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Latest ObamaCare surprise: Most won't be able to buy health insurance until end of year

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March 27, 2014: People wait in line at a health insurance enrollment event in Cudahy, Calif. (Reuters)

There is yet another ObamaCare surprise waiting for consumers: from now until the next open enrollment at the end of this year, most people will simply not be able to buy any health insurance at all, even outside the exchanges.

"It's all closed down. You cannot buy a policy that is a qualified policy for the purpose of the ACA (the Affordable Care Act) until next year on January 1," says John DiVito, president of Flexbenefit which has 2,500 brokers.

John Goodman of the National Center for Policy Analysis in Dallas adds, "People are not going to be able to buy individual and family policies, and that's part of ObamaCare. And what makes it so surprising is the whole point of ObamaCare was to encourage people to get insurance, and now the market has been completely closed down for the next seven months."

That means that with few exceptions, tens of millions of people will be locked out of the health insurance market for the rest of this year.

Only about one in four subsidy-eligible people signed up for health insurance," says Robert Laszewski of Health Policy Associates. "That means about 13 million subsidy-eligible people have not yet signed up for health insurance."

Add to that millions more who waited, or thought the policies under ObamaCare were too expensive and decided just to pay the tax penalty.

Although those who failed to buy insurance during the enrollment period could face a government penalty, most will not have to pay that penalty until they do their taxes next year.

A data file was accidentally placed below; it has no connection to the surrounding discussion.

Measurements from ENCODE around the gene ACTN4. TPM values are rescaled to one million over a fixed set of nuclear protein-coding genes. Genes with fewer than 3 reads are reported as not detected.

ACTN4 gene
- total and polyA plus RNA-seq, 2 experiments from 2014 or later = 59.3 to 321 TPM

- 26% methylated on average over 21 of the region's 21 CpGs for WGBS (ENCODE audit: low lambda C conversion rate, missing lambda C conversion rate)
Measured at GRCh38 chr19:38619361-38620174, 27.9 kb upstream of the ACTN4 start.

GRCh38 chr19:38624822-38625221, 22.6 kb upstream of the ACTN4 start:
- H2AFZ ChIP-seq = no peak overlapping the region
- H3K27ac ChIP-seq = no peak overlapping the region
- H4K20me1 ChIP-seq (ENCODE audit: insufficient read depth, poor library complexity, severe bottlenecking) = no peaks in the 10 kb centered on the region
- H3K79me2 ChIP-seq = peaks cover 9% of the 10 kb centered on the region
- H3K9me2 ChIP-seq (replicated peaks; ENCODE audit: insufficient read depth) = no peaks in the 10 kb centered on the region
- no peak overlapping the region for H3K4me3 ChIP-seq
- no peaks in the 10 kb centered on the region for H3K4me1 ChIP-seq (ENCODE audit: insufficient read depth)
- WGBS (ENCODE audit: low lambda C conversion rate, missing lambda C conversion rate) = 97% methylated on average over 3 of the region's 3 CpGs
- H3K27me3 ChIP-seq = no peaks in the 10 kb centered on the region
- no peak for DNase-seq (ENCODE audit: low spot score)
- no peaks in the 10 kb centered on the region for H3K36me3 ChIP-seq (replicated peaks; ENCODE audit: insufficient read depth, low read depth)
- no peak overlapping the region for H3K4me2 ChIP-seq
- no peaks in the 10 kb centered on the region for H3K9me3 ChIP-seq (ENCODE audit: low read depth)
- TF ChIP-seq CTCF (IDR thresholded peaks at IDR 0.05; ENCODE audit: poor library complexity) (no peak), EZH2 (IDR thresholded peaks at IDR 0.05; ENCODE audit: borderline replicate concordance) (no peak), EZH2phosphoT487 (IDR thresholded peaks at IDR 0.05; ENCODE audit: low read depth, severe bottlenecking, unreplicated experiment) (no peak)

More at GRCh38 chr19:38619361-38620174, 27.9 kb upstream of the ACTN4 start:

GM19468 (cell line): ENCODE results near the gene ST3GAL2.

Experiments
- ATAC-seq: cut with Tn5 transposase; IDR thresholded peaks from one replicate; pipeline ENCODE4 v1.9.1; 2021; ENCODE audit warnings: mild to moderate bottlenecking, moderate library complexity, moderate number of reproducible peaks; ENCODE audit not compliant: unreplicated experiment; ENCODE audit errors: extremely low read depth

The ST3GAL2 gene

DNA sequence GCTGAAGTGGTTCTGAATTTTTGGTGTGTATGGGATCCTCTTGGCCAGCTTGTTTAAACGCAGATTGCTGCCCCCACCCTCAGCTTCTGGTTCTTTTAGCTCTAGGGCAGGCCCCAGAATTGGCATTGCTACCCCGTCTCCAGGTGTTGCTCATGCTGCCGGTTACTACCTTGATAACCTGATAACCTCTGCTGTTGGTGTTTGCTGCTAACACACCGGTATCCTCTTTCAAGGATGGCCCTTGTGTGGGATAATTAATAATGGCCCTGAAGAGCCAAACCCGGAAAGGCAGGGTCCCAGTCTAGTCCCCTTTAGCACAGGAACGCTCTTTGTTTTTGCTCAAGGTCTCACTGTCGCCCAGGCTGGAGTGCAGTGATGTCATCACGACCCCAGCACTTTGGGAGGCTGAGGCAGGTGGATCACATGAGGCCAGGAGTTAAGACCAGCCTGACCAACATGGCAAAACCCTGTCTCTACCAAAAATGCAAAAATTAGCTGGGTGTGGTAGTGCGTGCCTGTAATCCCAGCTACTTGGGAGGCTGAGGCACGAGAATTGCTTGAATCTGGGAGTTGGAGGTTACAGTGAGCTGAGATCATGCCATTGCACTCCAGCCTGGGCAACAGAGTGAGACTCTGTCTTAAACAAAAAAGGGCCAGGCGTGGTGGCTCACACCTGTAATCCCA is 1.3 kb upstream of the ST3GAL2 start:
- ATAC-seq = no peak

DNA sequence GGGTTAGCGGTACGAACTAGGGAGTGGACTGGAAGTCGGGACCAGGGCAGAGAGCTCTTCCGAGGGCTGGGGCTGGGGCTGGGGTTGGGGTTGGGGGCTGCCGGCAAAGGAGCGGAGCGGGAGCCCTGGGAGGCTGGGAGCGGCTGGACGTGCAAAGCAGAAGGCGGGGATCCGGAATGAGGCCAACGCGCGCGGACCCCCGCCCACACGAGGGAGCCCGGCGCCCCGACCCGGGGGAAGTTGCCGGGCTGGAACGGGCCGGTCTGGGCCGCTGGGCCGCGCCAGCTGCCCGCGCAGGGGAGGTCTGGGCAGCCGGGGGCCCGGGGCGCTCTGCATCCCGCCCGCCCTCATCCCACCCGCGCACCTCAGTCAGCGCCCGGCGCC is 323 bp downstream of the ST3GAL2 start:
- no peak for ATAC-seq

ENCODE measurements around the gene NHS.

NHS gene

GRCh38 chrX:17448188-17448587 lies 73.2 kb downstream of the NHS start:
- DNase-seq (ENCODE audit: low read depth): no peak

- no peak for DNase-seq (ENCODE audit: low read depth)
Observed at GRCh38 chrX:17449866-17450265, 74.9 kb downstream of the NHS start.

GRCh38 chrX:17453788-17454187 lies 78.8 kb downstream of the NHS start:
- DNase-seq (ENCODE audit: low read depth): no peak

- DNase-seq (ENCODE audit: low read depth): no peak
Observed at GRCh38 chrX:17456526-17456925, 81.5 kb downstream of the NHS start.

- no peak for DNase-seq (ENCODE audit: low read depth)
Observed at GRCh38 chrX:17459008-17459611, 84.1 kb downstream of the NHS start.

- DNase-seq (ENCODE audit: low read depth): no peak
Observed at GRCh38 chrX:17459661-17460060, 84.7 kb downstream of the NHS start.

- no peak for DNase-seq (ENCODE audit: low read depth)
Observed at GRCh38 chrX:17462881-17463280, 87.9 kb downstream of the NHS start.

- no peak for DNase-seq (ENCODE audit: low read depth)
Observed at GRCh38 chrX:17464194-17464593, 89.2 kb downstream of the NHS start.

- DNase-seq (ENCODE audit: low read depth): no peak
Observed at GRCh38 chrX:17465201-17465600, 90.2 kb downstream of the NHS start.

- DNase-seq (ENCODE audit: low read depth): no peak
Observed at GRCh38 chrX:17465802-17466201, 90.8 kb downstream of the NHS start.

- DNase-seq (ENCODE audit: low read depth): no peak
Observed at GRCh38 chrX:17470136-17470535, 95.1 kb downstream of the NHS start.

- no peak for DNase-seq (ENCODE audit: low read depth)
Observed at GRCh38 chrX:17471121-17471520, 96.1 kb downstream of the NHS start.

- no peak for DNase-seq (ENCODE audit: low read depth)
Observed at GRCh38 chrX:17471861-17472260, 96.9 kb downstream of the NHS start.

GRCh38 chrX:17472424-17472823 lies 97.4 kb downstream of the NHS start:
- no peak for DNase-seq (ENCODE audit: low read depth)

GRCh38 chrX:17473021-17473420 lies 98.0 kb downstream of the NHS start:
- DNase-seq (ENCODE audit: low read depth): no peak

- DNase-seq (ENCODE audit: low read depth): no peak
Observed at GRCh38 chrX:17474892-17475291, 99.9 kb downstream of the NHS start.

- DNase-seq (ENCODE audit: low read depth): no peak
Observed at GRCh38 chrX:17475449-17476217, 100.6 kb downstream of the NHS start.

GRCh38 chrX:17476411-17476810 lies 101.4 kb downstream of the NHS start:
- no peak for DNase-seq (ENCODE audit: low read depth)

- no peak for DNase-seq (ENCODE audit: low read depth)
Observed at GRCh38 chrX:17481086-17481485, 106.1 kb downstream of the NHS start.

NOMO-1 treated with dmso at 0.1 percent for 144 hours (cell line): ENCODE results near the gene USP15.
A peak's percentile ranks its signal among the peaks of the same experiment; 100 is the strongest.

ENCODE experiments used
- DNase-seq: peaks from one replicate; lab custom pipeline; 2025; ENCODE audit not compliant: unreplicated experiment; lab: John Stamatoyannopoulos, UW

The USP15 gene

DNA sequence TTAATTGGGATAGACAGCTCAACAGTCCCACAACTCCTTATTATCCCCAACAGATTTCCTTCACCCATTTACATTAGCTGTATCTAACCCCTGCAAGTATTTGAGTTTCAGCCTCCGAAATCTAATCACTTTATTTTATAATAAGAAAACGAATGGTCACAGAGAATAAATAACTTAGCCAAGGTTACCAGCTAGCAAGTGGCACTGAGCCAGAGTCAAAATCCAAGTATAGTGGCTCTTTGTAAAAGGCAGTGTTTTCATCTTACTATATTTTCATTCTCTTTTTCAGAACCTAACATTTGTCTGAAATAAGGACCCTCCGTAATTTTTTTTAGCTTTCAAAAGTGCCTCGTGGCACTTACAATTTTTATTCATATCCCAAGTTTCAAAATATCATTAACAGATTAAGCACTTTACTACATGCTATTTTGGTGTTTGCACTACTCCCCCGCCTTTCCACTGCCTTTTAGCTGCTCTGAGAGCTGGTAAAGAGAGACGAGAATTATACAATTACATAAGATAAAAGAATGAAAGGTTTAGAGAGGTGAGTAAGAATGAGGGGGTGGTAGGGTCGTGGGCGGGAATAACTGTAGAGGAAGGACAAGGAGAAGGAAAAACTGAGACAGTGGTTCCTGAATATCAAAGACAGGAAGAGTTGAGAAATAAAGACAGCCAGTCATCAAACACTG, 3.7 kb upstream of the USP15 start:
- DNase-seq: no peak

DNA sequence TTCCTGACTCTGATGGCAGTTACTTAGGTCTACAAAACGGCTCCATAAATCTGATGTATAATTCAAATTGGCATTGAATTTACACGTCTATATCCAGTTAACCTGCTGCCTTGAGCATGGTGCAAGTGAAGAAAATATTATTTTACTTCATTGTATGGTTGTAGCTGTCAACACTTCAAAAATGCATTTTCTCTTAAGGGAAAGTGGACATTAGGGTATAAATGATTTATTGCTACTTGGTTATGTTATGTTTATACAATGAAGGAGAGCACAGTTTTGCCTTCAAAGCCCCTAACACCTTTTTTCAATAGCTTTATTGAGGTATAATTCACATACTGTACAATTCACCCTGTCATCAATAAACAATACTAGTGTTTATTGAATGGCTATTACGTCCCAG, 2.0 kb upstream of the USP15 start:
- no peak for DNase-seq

“In all likelihood," says Laszewski, "we've only signed up somewhere between one in five and one in seven people who were uninsured prior to the start of ObamaCare."

That means millions are left outside the health insurance market. There is short term insurance, but anyone with a pre-existing condition can be turned down.

The reason sales of health insurance were crammed into short enrollment periods was so insurance companies would have some certainty about who would be in the risk pool, allowing them to set their rates accordingly.

Goodman explains, "they fear that the only people who will try to buy are people who are sick, and they are going to be expensive. So it’s built into the screwy logic of the whole ObamaCare system."

DiVito puts it this way: "So can you imagine that on July 1, an indvidual's walking down the street, they get hit by a car, the ambulance comes and picks them up and inside that ambulance is an insurance salesman selling them a policy. That is exactly what the insurance industry was trying to avoid."

There is one way consumers can still sign up, but only under limited circumstances.

"If you have a qualifying event, a life qualifying event, which means you get married, you get divorced, you get fired from your job" says Goodman. Or you have a child, or lose a spouse or have a change in income.

"It has to be one of those kinds of events,” he adds. “And if you don’t have that, you're not going to be able to buy insurance."

Barring any of those so-called life events, tens of millions will remain uninsured and won't be able to buy health insurance, no matter how hard they try.

 

Jim Angle currently serves as chief national correspondent for Fox News Channel (FNC). He joined FNC in 1996 as a senior White House correspondent.